Caitlyn Jenner in Aspen: ‘Girls, I’m on the team and I’m not leaving.’
When Caitlyn Jenner took a brief walk in downtown Aspen over the weekend, more than 70 people stopped the most famous transgender woman in America for selfies and small talk.
Jenner, who closed the Aspen Institute’s Spotlight Health festival Sunday morning in conversation with journalist Buzz Bissinger, said those kinds of daily interactions are central to her mission to destigmatize the trans community and be a beacon of hope for trans youth.
The former Bruce Jenner, star of the reality series “I Am Cait” and “Keeping Up With the Kardashians” and record-breaking 1976 Olympic decathlete, noted that the suicide rate among transgender people is nine times higher than the general population and that 40 percent of trans men and women younger than 21 attempt suicide.
“The mental health of the trans community is by far the most difficult,” she told the audience at Greenwald Pavilion. “I struggled with it all my life, but I had my ways of diversion — I had the games; I had tremendous family.”
Living with the soul of a woman while becoming an American sports hero and later a reality-TV star, she said, meant living in fear for years before transitioning in 2015 at age 65.
“My life was hell, to say the least,“ she said. “Mentally, it’s extraordinarily difficult.”
Jenner said she considered suicide herself a few years ago before she came out as transgender. Hounded by paparazzi over rumors she was transitioning, Jenner had surreptitiously gone to a doctor for an early-morning Adam’s apple shaving one day, she recalled. A security guard, she said, tipped off the tabloids. When TMZ’s Harvey Levin acquired a photo of her leaving the doctor’s office with a bandage on her neck, he called Jenner, who begged the paparazzo not to publish a story.
“I said, ‘Harvey, don’t do it,’” she recalled. “‘Why? Because it ruins my life. It ruins my family’s life. Don’t publish the story.’”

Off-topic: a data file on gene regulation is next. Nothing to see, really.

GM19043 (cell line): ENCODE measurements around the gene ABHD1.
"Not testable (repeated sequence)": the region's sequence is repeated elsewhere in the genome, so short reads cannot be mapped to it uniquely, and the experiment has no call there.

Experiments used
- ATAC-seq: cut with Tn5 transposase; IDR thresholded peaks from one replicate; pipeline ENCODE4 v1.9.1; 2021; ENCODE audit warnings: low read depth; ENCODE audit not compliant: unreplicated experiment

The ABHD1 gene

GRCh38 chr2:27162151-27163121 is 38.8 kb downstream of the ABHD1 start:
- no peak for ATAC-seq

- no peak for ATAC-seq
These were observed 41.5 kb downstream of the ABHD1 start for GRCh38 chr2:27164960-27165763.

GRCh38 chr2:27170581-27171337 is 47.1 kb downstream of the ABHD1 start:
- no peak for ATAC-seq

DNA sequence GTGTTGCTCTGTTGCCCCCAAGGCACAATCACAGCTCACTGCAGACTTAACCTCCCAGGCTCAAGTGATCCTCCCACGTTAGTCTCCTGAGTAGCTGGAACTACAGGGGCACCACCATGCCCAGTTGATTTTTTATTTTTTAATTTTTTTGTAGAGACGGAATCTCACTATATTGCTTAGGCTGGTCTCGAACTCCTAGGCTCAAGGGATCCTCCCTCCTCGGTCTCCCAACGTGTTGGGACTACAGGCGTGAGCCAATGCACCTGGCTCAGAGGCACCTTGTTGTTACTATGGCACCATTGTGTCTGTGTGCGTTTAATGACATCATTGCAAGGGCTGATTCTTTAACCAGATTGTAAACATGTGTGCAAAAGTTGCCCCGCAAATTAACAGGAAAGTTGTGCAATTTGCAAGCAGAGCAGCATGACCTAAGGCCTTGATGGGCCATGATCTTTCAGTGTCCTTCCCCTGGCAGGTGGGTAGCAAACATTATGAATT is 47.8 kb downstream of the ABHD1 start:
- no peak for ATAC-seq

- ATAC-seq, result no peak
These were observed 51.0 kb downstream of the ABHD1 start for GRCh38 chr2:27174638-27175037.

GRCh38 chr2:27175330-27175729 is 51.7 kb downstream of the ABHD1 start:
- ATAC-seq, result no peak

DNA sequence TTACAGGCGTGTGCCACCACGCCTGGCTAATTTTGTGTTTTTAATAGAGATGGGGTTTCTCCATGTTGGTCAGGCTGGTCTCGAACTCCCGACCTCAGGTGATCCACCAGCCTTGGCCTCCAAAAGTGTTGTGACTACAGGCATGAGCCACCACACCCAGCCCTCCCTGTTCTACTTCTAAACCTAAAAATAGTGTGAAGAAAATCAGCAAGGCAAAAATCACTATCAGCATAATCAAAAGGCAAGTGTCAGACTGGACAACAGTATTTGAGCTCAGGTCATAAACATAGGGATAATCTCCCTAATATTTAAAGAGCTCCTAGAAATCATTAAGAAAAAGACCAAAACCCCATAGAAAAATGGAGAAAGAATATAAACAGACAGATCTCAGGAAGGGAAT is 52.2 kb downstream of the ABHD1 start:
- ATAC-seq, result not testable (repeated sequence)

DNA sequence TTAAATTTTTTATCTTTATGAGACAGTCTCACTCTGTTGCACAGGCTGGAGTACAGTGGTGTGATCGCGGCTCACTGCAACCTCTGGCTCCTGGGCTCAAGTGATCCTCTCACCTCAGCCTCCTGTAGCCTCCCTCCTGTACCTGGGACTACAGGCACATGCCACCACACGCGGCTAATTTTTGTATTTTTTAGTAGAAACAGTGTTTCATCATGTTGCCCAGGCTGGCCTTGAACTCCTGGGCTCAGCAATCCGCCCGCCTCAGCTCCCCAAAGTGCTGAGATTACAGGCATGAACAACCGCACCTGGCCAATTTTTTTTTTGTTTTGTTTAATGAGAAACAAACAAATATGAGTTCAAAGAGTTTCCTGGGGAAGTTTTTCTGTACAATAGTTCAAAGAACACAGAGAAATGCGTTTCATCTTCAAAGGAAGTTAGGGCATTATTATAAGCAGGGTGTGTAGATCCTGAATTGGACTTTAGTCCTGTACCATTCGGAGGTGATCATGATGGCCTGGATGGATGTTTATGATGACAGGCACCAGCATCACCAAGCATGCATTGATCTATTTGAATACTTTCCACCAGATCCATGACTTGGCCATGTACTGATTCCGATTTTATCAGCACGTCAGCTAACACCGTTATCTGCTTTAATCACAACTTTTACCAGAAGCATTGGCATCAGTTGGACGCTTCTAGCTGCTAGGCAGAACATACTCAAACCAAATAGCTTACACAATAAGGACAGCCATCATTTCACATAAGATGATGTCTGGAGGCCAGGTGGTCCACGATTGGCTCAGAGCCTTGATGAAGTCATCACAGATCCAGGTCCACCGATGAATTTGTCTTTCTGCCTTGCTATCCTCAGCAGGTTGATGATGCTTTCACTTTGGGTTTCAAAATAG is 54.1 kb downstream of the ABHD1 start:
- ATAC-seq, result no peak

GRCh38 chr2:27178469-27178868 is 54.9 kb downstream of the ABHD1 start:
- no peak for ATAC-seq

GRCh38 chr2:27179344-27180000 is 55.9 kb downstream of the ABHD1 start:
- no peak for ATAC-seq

Of course, TMZ would publish it. And Jenner, over that sleepless night in her Malibu home waiting for it to go online, considered shooting herself. That low point, however, proved to be a new beginning, she said.
“I don’t want my story to end that way,” she recalled thinking. “I’ve done all these wonderful things in life — I’ve raised a great family, the games, all that stuff. What a horrible way to end my life. It was the beginning of the turning point, saying, ‘Hey, if the worst thing in life is that I’m trans, I can handle it.’”
That experience, she said, is what’s led her to come out in the Vanity Fair cover story — penned by Bissinger — that helped make transgender rights a kitchen-table conversation around the U.S. It also motivated her to spend this new phase of her life talking to trans people struggling against intolerance and with their own mental health.
Bissinger, who is working with Jenner on a memoir, said Jenner talks and texts daily with countless trans people and their families.
“Don’t sell Caitlyn short,” Bissinger said. “She is committed.”
Bissinger also, in a burst of profanity, shamed a journalist who recently claimed Jenner was unhappy as a woman and would be transitioning back into a man. He also called out The New York Times and the Washington Post for picking up the false story. Jenner attempted to set the record straight, saying, to applause: “Girls, I’m on the team and I’m not leaving.”
“My life over the last year has been the best, most rewarding year of my life by far,” she added. “Bigger than anything else I’ve ever done.”
Jenner recalled meeting with her pastor about her decision to transition.
“He said, ‘God loves you,’ this and that. … I thought, ‘In God’s eyes, maybe this is the reason he put me on Earth.’”
Bissinger peppered the conversation with a few light jabs and jokes at the expense of the Kardashian and Jenner women whom the world got to know — along with Bruce — on reality television. But Jenner also noted some vital advice from Kim Kardashian about taking style and presentation seriously whenever going out in public in order to avoid gotcha photos from the tabloids that might embarrass her and undercut her efforts to break down barriers for trans people.
“She said, ‘You’ve got to rock it every day you go out the door,’” Jenner said. “‘If you don’t, they’ll kill you.’”
In her stiletto heels, the 6-foo, 2-inch Jenner towered over the diminutive Bissinger, who joked that the pair should remake the Arnold Schwarzenegger-Danny DeVito film “Twins.” They closed their conversation with a hug, met with a standing ovation from the institute crowd.
It was actually The Viking (my Yankee-in-Europe), not I, who had been invited to visit an historic whisky making business in the Scottish Highlands, namely the Glenfiddich Distillery located in Dufftown in Speyside.
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